10 • FAMILY LIFE
The basic kin unit for Marathas is the kul, which means "family." This is a lineage made up of extended families. Members of the kul worship a common totemic symbol called devak. The devak usually is a cobra, elephant, or blade of a sword. One cannot marry someone who worships the same devak. Other than that, Marathas have few marriage restrictions. They can marry within the village, cross-cousin marriage is allowed, and a man may have more than one wife. Marriages are arranged, and a bride price is paid to the girl's family. The actual marriage is elaborate, involving twenty-four separate ceremonies. The most important of these is installation of the devak.
11 • CLOTHING
Maratha men wear a dhoti (loincloth made by wrapping a long piece of white cotton around the waist and then drawing the end between the legs and tucking it into the waist) or short trousers, known as cholnas. They also wear a tight-fitting coat. Sometimes they also wear a turban. Women wear the sari (a length of fabric wrapped around the waist, with one end thrown over the right shoulder) and choli (tight-fitting, cropped blouse).
12 • FOOD
The standard diet of the Marathas consists of flat, unleavened bread (roti) with pulses (legumes) and vegetables. Among the poor, a typical meal consists of millet bread eaten with chopped chilies and lentils (dal). Among the more affluent, bread is made from wheat flour, while rice and more vegetables are served at meals. Marathas will eat fish, mutton, and chicken. For the poor, however, meat is a festival food.
13 • EDUCATION
The literacy rate (percentage of the population who can read and write) in the state of Maharashtra is about 55 percent. Bombay, with the University of Bombay and the Indian Institute of Technology, is one of India's major educational centers.
14 • CULTURAL HERITAGE
Marathi regional literature dates from around ad 1000. The devotional poetry and songs of Maharashtrian saints such as Namdev (1270–1350) and Ramdas (1608–81) are among its greatest achievements. The eighteenth century saw the rise of love lyrics and heroic ballads (powada). The nineteenth-century paintings of the Peshwa period were influenced by the earlier Rajasthani tradition. Maratha history in western India abounds with the military exploits of the great Maratha dynasties.
15 • EMPLOYMENT
The Maratha cavalry was renowned throughout India in the seventeenth and eighteenth centuries. Many Marathas continue this tradition of service in the armed forces of modern India. Nevertheless, most Marathas and Kunbis are farmers. Still, Maharashtra is one of the most heavily urbanized Indian states. Its cities include Bombay, one of the world's major urban centers (with about thirteen million people), Pune, and Nagpur. Numerous Marathas now live in cities. They work in commerce and government, and as teachers, doctors and lawyers.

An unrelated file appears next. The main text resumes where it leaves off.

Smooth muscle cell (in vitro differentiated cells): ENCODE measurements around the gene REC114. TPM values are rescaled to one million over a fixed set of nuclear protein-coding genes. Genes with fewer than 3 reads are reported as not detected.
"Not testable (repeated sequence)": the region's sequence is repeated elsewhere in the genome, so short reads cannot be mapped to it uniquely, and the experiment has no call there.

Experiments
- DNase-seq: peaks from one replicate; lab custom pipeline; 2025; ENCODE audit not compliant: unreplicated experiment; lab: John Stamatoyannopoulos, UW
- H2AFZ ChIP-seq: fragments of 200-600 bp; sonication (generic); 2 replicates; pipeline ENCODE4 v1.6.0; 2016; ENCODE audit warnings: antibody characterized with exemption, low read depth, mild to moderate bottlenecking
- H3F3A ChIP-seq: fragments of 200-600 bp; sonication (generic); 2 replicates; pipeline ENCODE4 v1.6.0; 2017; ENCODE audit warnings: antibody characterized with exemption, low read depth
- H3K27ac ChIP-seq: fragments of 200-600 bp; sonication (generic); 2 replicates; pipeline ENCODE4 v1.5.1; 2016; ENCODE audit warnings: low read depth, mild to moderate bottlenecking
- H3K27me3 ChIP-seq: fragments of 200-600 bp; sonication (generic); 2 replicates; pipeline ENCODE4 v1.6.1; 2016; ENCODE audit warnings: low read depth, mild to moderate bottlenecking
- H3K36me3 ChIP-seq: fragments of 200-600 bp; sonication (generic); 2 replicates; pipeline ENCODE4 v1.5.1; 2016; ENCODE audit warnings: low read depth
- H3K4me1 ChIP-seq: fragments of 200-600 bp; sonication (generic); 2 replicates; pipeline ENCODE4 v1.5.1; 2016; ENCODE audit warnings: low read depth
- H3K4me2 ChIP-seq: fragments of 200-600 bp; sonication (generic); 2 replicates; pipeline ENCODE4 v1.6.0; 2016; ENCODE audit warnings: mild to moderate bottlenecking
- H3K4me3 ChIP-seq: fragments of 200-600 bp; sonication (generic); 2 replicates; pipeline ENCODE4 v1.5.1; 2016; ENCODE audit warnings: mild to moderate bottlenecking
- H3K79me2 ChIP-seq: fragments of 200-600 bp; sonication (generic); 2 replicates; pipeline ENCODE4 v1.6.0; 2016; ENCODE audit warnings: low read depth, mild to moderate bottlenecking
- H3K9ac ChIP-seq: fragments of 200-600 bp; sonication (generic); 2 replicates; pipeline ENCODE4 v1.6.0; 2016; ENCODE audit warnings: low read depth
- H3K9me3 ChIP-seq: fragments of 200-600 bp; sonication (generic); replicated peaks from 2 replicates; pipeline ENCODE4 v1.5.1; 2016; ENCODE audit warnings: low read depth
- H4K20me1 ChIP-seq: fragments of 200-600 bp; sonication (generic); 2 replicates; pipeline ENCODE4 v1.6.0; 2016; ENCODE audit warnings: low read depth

16 • SPORTS
Maratha children enjoy role-playing. Boys pretend to be horse drivers or engine drivers, while girls play with dolls or at housekeeping. Organized games include various versions of tag, blind man's bluff, and hide-and-seek. Traditional Indian games such as Gulli danda (Indian cricket) and Kabaddi (team wrestling) are popular. Cricket is perhaps the most important spectator sport. Field hockey, soccer, tennis, and badminton are played in cities and towns. Popular indoor games include chess, cards, and carrom (a board game in which counters are used to knock one's opponent's counters into pockets).
17 • RECREATION
Many Marathas go to local festivals and fairs, and enjoy traditional folk entertainment. The Nandivala is a traveling performer. He entertains village audiences with sound effects, tricks, soothsaying, and trained-animal shows. The Bahrupi, literally "one with many disguises," is an entertainer known for impersonating people. Bombay, India's equivalent of Hollywood, is the world's largest center of movie making and produces films in both Hindi and Marathi. Bombay is also one of India's major intellectual and cultural centers, with museums, modern and classical music, theater, and other cultural activities.
18 • CRAFTS AND HOBBIES
Traditional crafts in Maharashtra include weaving and metalwork, as well as local specialties such as Kolhapuri leather sandals, and the Muslim himsa (weaving) and bidri (metal inlaid with silver) work of Aurangabad.
19 • SOCIAL PROBLEMS
The dominant landowning and cultivating caste in their region, the Marathas and Kunbis are unified by a shared history and a common culture rooted in the Marathi language. This sense of identity often creates problems for others who live in Maharashtra, many of whom are peasants. Maratha nationalism has led to anti-foreigner sentiments, with calls for non-Marathas to be banished from the state. The recent renaming of Bombay as "Mumbai," the Marathi name for the city, is another expression of this sense of Maratha consciousness. The Shiv Sena, a conservative, Hindu, regional political party with strong Maratha support, has recently gained power in Maharashtra. It will no doubt continue to promote its policy of "Maharashtra for Maharashtrians."
20 • BIBLIOGRAPHY
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Marathas or Mahrattas (both: mərăt´əz, mərä´təz), Marathi-speaking people of W central India, known for their ability as warriors and their devotion to Hinduism. From their homeland in Maharashtra their chieftains rose to power in the 17th cent. The Marathas helped bring about the fall of the Mughal empire and were the most determined rivals to British supremacy in India. Under the leadership of Śivaji, power was extended throughout the Deccan and much of S India. By the mid-18th cent. the Marathas, with their capital at Pune, were the leading power in India, but their domain soon split into several territories. In the early 18th cent. power passed to a succession of Brahmans who had been serving as peshwas (prime ministers) to the weaker descendants of Śivaji. Great Britain waged several wars with the Marathas, finally subduing them in 1818. The major states of the Maratha confederation included Baroda, Gwalior, and Indore. During the nationalist period, Marathas played a leading part.
See J. G. Duff, History of the Mahrattas (rev. ed. 1921, repr. 1971); Rao Bahadur G. S. Sardesai, New History of the Marathas (3 vol., 1957, repr. 1986); M. G. Ranade, Rise of the Maratha Power (1962); R. Kumar, Western India in the Nineteenth Century (1968).